Viewing Habits: Colin Healey (Week One)


A director reveals his most recent Fandor film adventures.

When you want to change your life, change your diet. I make films, but for a filmmaker, I don’t watch many. I never know the movies that are up for Oscars.  I’ve never worked in a video store.  Really, when I do watch stuff, it’s usually crappy TV.  And if I watch much more of that… well, you are what you eat.

But now, Fandor has offered me a feast, and I’m gonna be sharing with you my journey across their vast buffet of independent film.  I’m doing this to make myself a better artist, and to help cut a path for you through the lush Fandor forest (or buffet – see previous metaphor).

I’m watching three or four Fandor films every week from now until I shoot my next film or fail to pay the internet bill, whichever comes first.  Today I’m starting with a few films by people I already know that I like, but I’ll also be diving in for lots of deep cuts.

This is the re-education of one independent filmmaker.

OPENING NIGHT (1977), directed by John Cassavetes
“Don’t be afraid. I love you. You’re a wonderful actor, Maurice. We must never forget this is only a play.”

openingnightchAn amazing cast swirls around Gena Rowland’s performance as star actress Myrtle Gordon, in previews for a new play, whose focus crumbles after she witnesses the death of a fan.  As the Opening Night (see what I did there?) approaches, Myrtle keeps everyone working on the play guessing about
whether she will make up her own lines, fail to show up entirely or cause any number of other wacky, drunken, play-wreckin’ hijinks. I use the word ‘hijinks’ because, though it can be quite sad, this film is structurally comedic – the question of each sequence is always “what will Myrtle get up to this time?” – and Ben Gazzara slides right into the role of the straight man as the firm, frustrated director trying to keep the show together. Their rapport is respectful, funny, and earnest. Even the tensest scenes are brimming with love.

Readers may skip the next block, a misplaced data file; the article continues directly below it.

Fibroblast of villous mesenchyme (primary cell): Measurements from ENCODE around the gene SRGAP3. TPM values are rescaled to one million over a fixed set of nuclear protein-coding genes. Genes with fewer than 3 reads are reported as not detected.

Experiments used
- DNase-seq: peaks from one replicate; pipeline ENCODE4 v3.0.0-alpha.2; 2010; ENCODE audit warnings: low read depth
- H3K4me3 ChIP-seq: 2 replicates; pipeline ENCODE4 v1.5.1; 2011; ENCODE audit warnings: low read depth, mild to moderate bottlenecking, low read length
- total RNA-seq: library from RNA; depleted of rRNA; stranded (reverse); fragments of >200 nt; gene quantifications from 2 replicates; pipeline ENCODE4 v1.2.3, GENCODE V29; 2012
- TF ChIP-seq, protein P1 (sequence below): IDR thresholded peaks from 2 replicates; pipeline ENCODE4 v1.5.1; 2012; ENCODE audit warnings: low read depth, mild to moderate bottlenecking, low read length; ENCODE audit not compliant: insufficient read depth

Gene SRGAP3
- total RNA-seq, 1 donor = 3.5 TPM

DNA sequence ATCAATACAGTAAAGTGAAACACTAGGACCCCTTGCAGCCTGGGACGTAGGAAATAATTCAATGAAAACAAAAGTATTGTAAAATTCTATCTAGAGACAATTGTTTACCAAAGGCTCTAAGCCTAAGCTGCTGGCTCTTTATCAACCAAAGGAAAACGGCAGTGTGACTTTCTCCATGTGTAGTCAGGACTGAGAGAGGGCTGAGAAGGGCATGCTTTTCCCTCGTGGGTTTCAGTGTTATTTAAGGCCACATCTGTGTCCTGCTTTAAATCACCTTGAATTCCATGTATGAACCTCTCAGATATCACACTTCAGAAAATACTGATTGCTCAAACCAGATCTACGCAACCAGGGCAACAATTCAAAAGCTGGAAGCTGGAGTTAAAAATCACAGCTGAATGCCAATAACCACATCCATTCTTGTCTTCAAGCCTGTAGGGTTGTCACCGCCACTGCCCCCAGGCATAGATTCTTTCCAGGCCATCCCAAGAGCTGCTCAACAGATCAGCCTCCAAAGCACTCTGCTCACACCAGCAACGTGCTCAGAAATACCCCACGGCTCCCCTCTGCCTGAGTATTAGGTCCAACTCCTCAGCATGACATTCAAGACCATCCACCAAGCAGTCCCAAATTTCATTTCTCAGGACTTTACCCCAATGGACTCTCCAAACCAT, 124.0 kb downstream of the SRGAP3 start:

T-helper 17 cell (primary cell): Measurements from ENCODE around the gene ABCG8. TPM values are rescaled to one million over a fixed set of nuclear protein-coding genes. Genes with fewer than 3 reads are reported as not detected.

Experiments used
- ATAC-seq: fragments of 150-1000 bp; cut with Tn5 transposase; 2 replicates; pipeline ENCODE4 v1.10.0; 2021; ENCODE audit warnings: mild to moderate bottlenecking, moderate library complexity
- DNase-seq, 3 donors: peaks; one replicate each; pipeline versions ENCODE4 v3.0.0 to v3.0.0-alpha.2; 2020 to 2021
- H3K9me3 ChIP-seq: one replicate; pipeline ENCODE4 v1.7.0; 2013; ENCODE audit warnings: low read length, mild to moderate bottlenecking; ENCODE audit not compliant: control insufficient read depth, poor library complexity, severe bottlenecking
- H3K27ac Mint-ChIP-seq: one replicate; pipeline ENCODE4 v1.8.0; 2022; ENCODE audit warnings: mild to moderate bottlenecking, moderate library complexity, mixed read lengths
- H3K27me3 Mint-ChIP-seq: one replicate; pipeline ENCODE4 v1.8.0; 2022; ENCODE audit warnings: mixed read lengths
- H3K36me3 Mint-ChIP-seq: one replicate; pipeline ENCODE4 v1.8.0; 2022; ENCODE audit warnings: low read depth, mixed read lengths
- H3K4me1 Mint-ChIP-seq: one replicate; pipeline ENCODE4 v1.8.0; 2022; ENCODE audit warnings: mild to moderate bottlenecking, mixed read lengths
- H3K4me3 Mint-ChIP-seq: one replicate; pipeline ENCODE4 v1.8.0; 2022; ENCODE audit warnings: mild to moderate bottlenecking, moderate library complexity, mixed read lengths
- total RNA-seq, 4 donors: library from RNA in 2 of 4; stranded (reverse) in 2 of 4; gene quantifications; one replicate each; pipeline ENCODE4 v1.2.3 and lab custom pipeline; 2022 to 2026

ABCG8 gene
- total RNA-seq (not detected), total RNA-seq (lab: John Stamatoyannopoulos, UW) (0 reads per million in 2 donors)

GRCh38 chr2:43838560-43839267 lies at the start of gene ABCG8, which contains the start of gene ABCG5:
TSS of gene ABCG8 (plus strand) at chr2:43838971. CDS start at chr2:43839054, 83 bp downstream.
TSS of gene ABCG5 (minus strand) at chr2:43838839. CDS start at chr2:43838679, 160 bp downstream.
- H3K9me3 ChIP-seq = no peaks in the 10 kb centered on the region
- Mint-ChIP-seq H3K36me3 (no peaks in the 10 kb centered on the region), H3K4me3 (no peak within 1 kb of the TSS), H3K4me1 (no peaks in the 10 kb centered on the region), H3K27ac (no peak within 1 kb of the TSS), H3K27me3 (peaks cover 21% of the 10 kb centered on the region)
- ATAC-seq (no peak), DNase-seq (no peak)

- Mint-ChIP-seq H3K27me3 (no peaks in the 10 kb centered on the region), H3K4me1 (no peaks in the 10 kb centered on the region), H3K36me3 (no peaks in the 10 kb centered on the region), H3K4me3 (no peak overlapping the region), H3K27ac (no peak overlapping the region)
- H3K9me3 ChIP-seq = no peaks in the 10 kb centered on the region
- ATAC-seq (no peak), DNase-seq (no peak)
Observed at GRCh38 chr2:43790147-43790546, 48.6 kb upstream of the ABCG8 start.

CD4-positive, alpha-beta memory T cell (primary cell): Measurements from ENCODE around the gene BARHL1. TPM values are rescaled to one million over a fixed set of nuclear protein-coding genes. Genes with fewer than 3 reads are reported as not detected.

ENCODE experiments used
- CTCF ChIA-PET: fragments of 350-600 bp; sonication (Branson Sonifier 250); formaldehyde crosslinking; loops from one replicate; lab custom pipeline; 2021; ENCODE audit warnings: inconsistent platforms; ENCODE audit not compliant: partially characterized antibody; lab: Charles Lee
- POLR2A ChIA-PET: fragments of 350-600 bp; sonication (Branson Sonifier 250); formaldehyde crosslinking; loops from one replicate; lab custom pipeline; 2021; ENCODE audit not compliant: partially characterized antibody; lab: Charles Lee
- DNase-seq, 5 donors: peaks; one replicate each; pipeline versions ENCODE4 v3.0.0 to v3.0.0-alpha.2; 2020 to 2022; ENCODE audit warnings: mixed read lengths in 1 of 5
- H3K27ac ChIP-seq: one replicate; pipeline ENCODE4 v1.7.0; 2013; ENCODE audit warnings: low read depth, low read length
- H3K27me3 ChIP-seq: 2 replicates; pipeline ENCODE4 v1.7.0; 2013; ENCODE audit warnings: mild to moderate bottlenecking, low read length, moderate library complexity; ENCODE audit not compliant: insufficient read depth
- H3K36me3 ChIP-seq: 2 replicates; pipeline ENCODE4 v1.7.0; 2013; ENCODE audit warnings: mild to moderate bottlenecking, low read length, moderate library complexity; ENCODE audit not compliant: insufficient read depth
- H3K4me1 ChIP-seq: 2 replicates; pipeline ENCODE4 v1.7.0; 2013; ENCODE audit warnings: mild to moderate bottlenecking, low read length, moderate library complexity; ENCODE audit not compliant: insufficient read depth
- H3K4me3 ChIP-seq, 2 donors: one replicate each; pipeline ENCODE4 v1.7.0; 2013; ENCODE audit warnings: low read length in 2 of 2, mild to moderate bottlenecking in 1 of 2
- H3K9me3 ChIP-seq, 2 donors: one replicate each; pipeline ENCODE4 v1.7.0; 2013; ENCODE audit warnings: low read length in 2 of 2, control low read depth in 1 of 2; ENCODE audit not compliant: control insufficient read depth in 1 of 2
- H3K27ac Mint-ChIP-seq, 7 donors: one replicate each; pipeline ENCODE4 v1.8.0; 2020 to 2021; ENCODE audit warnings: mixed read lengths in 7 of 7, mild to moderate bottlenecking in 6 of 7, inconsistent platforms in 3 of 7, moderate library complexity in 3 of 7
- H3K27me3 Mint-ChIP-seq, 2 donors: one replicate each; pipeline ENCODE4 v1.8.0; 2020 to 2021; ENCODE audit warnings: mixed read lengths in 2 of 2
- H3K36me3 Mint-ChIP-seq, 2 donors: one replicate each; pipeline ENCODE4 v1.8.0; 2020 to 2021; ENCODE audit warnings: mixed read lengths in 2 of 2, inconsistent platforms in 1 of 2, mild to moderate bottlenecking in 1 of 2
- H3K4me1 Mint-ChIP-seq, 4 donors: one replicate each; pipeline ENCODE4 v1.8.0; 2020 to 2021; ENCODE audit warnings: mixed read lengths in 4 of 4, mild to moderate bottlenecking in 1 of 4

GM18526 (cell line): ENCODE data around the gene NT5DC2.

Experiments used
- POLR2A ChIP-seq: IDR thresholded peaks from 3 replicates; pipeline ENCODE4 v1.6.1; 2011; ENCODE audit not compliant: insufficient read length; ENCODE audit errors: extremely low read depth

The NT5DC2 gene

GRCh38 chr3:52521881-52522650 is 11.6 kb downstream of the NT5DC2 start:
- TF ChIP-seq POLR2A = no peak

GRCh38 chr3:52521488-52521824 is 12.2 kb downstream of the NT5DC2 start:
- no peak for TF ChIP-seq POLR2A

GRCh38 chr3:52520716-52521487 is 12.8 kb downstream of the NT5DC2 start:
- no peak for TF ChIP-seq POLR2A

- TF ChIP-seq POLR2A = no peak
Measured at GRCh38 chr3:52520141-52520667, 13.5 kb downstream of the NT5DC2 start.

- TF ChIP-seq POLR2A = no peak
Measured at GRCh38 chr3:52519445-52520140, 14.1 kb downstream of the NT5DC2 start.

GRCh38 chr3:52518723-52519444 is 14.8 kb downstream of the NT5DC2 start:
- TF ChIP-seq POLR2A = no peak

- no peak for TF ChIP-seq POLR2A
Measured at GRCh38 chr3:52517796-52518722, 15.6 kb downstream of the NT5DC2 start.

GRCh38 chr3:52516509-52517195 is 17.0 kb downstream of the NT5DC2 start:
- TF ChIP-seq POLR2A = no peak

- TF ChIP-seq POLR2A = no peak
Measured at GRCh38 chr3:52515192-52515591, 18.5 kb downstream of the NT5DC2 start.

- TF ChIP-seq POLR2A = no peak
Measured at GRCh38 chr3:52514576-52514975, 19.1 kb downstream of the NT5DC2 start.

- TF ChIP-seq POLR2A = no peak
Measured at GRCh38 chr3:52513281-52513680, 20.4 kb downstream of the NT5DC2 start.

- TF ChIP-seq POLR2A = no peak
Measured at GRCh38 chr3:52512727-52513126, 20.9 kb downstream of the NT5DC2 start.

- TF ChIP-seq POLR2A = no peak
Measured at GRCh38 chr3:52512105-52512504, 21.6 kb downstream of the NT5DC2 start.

Cassavetes’ films with Rowlands are timely and timeless in their social relevance, especially in regard to gender roles and a special kind of dying masculinity. These are also films about people who care about their jobs. It’s a film about pros, made by pros. There is nothing remotely amateur about Opening Night’s themes or execution, especially the performances. This is pro s–t.

Super duh. Put your phone away and don’t worry about the running time. You could watch two hours and twenty-four minutes of Gena Rowlands filing her nails and be better for it.
Nope. Definitely not. You will die.  
Someone told me this movie was about alcoholism. I’m not sure it’s presented that way. I think Cassavetes saw alcohol abuse as a symptom, not a cause, and the movie is better for it. Either way, this is not a party movie.
Myrtle was my great-aunt’s name.

DARK STAR (1974), directed by John Carpenterdarkstarch2“Don’t give me any of that intelligent life crap.  Find me something I can blow up.”

darkstarchThis is the first film directed John Carpenter (Halloween, anything where Kurt Russell has an eyepatch) and it was actually a student film, padded after-the-fact for a feature release.  Judging by mustaches and music choices, Dark Star is set in an alternate universe where America started exploring deep space in either the 1970’s or Brooklyn circa 2007. The
crew of this spaceship have aged three years on a twenty year mission. Basically it’s about how terrible it would be to live on a cramped spaceship with two other dudes forever. 
There’s a bit with a monster — basically a beachball with flippers — that famously got retooled by writer (and actor!) Dan O’Bannon for a little script called Alien. This sequence is the comedy version, and despite bad acting and a set that shakes, it still manages a scary bit with an elevator (albeit one that ends up going on too long). That’s kind of the deal with Dark Star.

The most fun character is the only remotely female-ish one, the ship’s soothing (and sultry?) computer interface (who later morphs into ‘Mother’ in Alien). The best scene comes when one crew member has to speak with the frozen corpse of his dead captain and the corpse just wants to talk about baseball, which seems to have ended for good, fifteen years earlier.  Even after passing into the greatest of all unknowns, he’s still sticking to something he loved as a child.